|JAKE GYLLENHAAL takes aim at pervert.|
Dir. Denis Villeneuve
Starring: Hugh Jackman, Jake Gyllenhaal, Viola Davis, Maria Bello, Terrence Howard, Melissa Leo, Paul Dano, Len Cariou
Review By Greg Klymkiw
A card-carrying NRA member, avid hunter, hardcore survivalist and devout Christian (Hugh Jackman) hauls his wife (Maria Bello) and kids across the street to celebrate Thanksgiving with an African American family (including hubby Terrence Howard and wifey Viola Davis). Only in Hollywood's America will we find a card-carrying NRA member, avid hunter, hardcore survivalist and devout Christian so gosh-darn Liberal that he's happy to break bread with those he normally might be more inclined to lynch. It is, as the old American saying goes, mighty white of him.
As the families give thanks over turkey, their sweet young girls go missing. One supposes they were all being too complacently Liberal to notice the absence of their respective cherubs. Luckily the older kids had earlier noticed a mysterious RV parked in the area, but were too busy watching TV (an official American pastime) instead of keeping an eye on the kids. The cops are called and as luck would have it, the police department's ace specialist in child abductions (Jake Gyllenhaal) just happens to be round the corner when an APB goes out. The cop in question has a perfect record - endowed with a 100% success rate in finding abducted kids, he locates the RV faster than a speeding bullet.
Inside the RV is a prime suspect (Paul Dano), but neither of the girls. It turns out the suspect has the I.Q. of a 10-year-old. Phew! Luckily actor Paul Dano is not forced to deliver the Tropic Thunder definition of "the full retard", however, as he's playing a suspected pervert, Oscar is still probably not in the cards for him (though a nomination might be likely).
Sadly, it seems there is no evidence (forensic or otherwise) linking the suspect to the girls and he's eventually free to go back to his unbelievably strange auntie (Melissa Leo) who seems so creepy, one wonders why I was able to figure out who done it before any of the characters in the movie (or, it appears, the audience) did. Much as I wanted to flee, I was forced to sit all the way through this foul, nasty-minded, predictable, plot-hole-ridden, moronically by-the-numbers and reprehensibly exploitative piece of filth in order to test my predictions (all checked out) and to see if the movie could get any worse than it already was. That the movie took almost two and one half hours to drag us through muck for no other reason than to "entertain" was the ample filling in the shit sandwich that is and always will be Prisoners.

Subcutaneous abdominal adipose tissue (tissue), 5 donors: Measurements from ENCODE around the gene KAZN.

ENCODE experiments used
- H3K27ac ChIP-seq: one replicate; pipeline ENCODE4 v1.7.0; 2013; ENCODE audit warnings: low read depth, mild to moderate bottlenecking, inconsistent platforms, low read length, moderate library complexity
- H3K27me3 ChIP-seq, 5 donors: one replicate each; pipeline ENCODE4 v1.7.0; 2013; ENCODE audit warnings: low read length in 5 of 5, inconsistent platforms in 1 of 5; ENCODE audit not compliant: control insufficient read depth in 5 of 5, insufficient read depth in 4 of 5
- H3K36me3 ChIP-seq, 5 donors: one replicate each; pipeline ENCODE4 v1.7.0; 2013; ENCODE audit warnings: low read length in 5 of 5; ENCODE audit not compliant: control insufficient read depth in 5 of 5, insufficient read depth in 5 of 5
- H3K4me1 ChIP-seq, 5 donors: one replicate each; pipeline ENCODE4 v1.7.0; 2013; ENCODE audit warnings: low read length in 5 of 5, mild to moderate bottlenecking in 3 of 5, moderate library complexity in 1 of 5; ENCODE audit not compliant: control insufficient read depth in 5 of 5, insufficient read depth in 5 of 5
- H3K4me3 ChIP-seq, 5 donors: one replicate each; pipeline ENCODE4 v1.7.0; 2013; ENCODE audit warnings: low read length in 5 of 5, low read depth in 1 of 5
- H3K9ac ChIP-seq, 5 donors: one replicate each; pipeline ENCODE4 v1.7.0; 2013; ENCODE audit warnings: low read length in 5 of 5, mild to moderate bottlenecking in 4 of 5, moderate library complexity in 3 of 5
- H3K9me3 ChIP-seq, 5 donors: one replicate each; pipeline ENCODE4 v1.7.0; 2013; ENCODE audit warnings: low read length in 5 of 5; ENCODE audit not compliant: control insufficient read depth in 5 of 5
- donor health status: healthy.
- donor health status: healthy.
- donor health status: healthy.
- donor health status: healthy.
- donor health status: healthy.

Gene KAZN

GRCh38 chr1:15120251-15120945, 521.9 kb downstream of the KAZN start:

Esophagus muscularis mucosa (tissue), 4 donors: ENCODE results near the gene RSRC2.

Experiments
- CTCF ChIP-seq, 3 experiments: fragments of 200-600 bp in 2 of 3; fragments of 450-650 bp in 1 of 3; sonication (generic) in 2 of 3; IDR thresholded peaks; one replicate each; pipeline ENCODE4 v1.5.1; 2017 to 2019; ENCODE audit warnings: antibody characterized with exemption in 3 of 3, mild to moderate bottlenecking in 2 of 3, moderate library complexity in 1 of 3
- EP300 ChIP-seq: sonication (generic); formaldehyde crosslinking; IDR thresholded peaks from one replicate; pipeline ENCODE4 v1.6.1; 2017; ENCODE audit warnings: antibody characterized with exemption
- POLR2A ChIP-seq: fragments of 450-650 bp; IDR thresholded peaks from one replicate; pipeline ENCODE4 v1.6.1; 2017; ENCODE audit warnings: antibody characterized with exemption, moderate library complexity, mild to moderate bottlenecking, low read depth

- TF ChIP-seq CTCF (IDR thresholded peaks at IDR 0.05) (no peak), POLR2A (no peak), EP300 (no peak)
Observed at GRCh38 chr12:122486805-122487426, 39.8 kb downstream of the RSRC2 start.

There was nothing entertaining about this movie and certainly nothing substantive. It purports to be such a thoughtful, intelligent, high-minded thriller, but to play on such basic parental fears as abducted children and deliver it in a stupidly by-rote fashion which hits every cliche under the sun so that almost every story beat points to the ludicrous and I'm not kidding, the utterly, stupefyingly, mind-bogglingly ridiculous happy ending, is simply beyond the pale.
That we get to see Hugh Jackman kidnapping and torturing the not-full-retard suspect, we're supposed to go tut-tut over his actions, but also carefully weigh the other side of the coin on such matters and perhaps even justify this and, by extension, the torture of "terrorists" in Guantanamo Bay. This is frankly, on a par with The Triumph of the Will, but even Riefenstahl's film was more honest than this - it wore its evil on its sleeve. Prisoners slinks about in the fashion of cowards, burying its evil below its slick, fake surface.
This is not only a dreadful movie, but an evil, dangerous one at that. It's pure snake oil. It allows an audience some visceral thrills, but does so by delivering a safe conclusion to placate said audience.
If the film wanted to truthfully portray a harrowing case of child abduction, its effect upon families, the community and cops, it had plenty of opportunities to do so without boneheadedly, gluttonously and easily resorting to serving up the cake and allowing us to eat it too. It all boils down to the wretched screenplay being honed, no doubt, by savvy, market-conscious producers. Let's make it tough, but not too tough. In spite of a great cast doing fine work to make this all fly and the clearly skilful direction by Quebec director Denis Villeneuve, whose astounding Polytechnique handled the true-life story about the Montreal Massacre by Marc Lepine with such intelligence and horror, Prisoners remains a tragic waste of fine talent and an audiences' time.
This movie is so reprehensible, I feel deep embarrassment for all those involved and I'm sick to my stomach that I sat all the way through it. Movies like this are the true pornography of contemporary cinema. And for all Canadian/Quebec culture-vultures who think it's so great when one of our filmmakers jump ship to Hollywood to make crap like this - think again. Other than his paycheque and hopefully an opportunity to freely get back to making his own cinema, are the only things Villeneuve needs to be happy about.
"Prisoners" premiers at the Toronto International Film Festival 2013 and opens wide on September 20. Visit the TIFF website HERE.